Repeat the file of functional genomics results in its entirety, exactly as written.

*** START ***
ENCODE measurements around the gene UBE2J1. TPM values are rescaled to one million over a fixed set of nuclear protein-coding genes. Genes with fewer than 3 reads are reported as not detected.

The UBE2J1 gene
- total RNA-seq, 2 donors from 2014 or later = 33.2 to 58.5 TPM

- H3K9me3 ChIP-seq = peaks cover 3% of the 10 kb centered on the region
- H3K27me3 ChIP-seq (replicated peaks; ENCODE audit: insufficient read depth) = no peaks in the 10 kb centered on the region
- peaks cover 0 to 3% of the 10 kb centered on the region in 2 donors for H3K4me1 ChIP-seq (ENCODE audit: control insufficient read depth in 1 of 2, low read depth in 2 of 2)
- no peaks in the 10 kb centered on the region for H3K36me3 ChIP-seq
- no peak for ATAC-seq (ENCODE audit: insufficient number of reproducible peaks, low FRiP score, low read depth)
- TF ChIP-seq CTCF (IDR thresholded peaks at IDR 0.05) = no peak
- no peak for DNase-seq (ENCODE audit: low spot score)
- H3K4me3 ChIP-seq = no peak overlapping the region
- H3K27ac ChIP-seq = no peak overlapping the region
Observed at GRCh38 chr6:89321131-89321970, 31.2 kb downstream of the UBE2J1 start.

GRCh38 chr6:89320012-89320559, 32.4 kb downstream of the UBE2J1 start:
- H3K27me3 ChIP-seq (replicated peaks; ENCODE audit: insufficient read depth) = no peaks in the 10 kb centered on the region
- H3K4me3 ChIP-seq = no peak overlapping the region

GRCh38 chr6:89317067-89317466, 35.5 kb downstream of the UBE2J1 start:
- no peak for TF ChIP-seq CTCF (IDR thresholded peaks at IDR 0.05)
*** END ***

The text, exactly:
ENCODE measurements around the gene UBE2J1. TPM values are rescaled to one million over a fixed set of nuclear protein-coding genes. Genes with fewer than 3 reads are reported as not detected.

The UBE2J1 gene
- total RNA-seq, 2 donors from 2014 or later = 33.2 to 58.5 TPM

- H3K9me3 ChIP-seq = peaks cover 3% of the 10 kb centered on the region
- H3K27me3 ChIP-seq (replicated peaks; ENCODE audit: insufficient read depth) = no peaks in the 10 kb centered on the region
- peaks cover 0 to 3% of the 10 kb centered on the region in 2 donors for H3K4me1 ChIP-seq (ENCODE audit: control insufficient read depth in 1 of 2, low read depth in 2 of 2)
- no peaks in the 10 kb centered on the region for H3K36me3 ChIP-seq
- no peak for ATAC-seq (ENCODE audit: insufficient number of reproducible peaks, low FRiP score, low read depth)
- TF ChIP-seq CTCF (IDR thresholded peaks at IDR 0.05) = no peak
- no peak for DNase-seq (ENCODE audit: low spot score)
- H3K4me3 ChIP-seq = no peak overlapping the region
- H3K27ac ChIP-seq = no peak overlapping the region
Observed at GRCh38 chr6:89321131-89321970, 31.2 kb downstream of the UBE2J1 start.

GRCh38 chr6:89320012-89320559, 32.4 kb downstream of the UBE2J1 start:
- H3K27me3 ChIP-seq (replicated peaks; ENCODE audit: insufficient read depth) = no peaks in the 10 kb centered on the region
- H3K4me3 ChIP-seq = no peak overlapping the region

GRCh38 chr6:89317067-89317466, 35.5 kb downstream of the UBE2J1 start:
- no peak for TF ChIP-seq CTCF (IDR thresholded peaks at IDR 0.05)